The next thing that catches my eye are the famous silverswords. I don't know much about them except that they are endemic and endangered, found no where else in the world except here in the crater; that someone is farming them for restoration, and at least along the trail there seem to be many more small immature plants than older ones, possibly outplanted; that flowering season is in summer and I've missed it; that the plants flower once, then die, a seemingly risky all-your-eggs-in-one-basket life strategy; that they are a beautiful sight to behold. They look succulent and soft, but the leaves (are they even true leaves?) feel hard and plastic-like, as though they are impervious to trap every bit of moisture in. There's a short detour called "Silversword Loop" up ahead in the distance, but I'm delighted and surprised to see these plants so soon.

Silverswords. I've missed the summer flowering season so I mainly saw dessicating flower stalks and immature plants along the trail, still beautiful and fascinating.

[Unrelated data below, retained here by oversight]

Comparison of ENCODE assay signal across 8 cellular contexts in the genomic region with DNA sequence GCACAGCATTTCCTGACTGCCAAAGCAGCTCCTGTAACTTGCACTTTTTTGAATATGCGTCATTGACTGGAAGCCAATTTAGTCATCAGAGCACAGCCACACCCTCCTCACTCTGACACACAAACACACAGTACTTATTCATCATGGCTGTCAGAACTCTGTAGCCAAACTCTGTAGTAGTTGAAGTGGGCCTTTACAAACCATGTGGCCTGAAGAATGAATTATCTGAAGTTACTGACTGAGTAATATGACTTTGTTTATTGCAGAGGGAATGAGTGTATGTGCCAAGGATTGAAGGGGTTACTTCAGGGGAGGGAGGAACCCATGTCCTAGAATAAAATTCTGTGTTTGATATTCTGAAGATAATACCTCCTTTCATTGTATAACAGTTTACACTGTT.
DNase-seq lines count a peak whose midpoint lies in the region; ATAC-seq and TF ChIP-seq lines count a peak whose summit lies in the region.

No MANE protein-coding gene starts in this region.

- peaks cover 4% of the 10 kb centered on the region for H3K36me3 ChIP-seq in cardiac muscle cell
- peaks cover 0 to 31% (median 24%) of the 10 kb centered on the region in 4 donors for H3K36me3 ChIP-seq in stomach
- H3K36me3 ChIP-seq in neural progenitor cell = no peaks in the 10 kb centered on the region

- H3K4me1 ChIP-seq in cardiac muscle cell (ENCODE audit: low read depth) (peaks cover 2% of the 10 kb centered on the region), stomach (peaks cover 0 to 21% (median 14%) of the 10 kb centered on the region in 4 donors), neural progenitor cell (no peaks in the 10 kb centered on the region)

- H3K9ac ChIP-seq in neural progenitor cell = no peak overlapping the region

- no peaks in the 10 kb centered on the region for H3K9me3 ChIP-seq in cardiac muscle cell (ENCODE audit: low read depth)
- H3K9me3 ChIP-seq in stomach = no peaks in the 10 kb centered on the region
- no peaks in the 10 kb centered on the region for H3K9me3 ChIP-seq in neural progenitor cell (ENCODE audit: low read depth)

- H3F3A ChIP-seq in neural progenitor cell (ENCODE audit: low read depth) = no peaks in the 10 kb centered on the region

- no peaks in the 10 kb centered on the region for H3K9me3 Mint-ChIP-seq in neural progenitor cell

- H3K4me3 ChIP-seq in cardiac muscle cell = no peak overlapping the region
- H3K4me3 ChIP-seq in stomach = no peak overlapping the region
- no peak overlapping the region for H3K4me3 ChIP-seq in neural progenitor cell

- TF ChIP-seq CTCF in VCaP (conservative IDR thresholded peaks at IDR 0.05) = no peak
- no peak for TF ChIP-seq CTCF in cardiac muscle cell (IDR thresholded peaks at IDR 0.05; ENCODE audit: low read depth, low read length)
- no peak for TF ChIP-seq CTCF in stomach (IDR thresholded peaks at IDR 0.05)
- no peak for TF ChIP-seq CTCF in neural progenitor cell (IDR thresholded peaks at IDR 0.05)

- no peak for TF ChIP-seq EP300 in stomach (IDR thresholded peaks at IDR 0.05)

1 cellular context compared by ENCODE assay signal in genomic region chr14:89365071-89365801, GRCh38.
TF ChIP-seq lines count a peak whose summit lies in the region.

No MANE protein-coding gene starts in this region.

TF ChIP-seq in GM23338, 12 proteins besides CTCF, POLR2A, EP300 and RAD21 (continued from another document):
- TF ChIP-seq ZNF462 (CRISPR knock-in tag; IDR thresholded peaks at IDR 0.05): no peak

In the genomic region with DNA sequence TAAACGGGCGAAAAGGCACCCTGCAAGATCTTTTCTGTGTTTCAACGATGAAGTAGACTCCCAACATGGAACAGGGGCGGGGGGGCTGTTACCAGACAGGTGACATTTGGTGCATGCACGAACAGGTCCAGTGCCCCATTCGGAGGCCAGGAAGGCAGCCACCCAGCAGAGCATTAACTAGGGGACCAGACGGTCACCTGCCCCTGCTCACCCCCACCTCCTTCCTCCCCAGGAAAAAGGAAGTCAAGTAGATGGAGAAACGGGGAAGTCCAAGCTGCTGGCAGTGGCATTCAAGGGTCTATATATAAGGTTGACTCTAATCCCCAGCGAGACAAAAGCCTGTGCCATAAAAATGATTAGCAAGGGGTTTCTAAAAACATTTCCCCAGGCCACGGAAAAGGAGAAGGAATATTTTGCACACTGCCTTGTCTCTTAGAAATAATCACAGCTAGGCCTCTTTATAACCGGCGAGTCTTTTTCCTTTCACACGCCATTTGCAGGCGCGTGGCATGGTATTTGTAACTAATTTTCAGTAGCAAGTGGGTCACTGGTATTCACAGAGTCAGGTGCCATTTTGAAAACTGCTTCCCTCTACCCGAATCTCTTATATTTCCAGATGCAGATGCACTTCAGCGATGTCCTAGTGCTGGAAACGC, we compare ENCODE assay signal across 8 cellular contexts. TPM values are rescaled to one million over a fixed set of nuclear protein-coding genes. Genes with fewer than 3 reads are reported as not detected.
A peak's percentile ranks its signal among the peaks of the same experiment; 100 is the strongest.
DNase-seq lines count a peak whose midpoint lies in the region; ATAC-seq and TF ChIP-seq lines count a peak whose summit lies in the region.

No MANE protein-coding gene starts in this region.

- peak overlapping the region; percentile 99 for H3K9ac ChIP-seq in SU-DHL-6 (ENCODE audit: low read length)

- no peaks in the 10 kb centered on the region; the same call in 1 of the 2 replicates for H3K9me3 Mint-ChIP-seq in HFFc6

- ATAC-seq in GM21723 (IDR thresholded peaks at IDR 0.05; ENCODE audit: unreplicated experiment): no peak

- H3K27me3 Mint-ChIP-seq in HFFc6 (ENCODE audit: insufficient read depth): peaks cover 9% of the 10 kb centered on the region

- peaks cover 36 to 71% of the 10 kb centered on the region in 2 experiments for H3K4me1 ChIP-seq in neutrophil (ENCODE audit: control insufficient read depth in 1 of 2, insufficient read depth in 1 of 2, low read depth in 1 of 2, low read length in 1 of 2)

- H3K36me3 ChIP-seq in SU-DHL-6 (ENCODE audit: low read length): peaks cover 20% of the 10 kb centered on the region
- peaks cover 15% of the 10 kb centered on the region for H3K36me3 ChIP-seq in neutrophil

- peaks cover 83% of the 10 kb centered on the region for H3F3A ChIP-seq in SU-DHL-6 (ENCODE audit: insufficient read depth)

Silverswords, old and new.

We keep walking and it gets drier. We reach a junction and turn left toward Hōlua Cabin, our destination, skirting a grove of cinder cones according to the park map. Soon I feel like I am somewhere in Volcano National Park on the Big Island instead as a field of lava expands before us. For a long time we see nothing but cinder, but we do not stop to look closer.

A small patch of silverswords and pūkiawe with what appears to be a lava field in the background.

A lava field along the trail.

Pūkiawe. I think the berries are bleached white by the sun. Elsewhere in less harsh environments they are pink.

I'm not sure when pūkiawe (Styphelia tameiameiae) first started to appear, but it will be my companion throughout the rest of my hike. The plant has a pleasing form. The leaves are tough and pokey. It is clearly a survivor.

It is a long uphill climb to get out of the low lying lava fields, and soon we seem to turn a corner and it becomes strikingly lusher, almost humid in comparison to where we've come from. The vegetation becomes denser and I see many new plant species we either haven't yet passed or that have been thus far uncommon.

Much more vegetation as we approach Hōlua Cabin.

Vining kūkaenēnē (Coprosma ernodeoides), one of several endemic plants along this section, takes the form of a ground cover with shiny black berries and succulent leaves.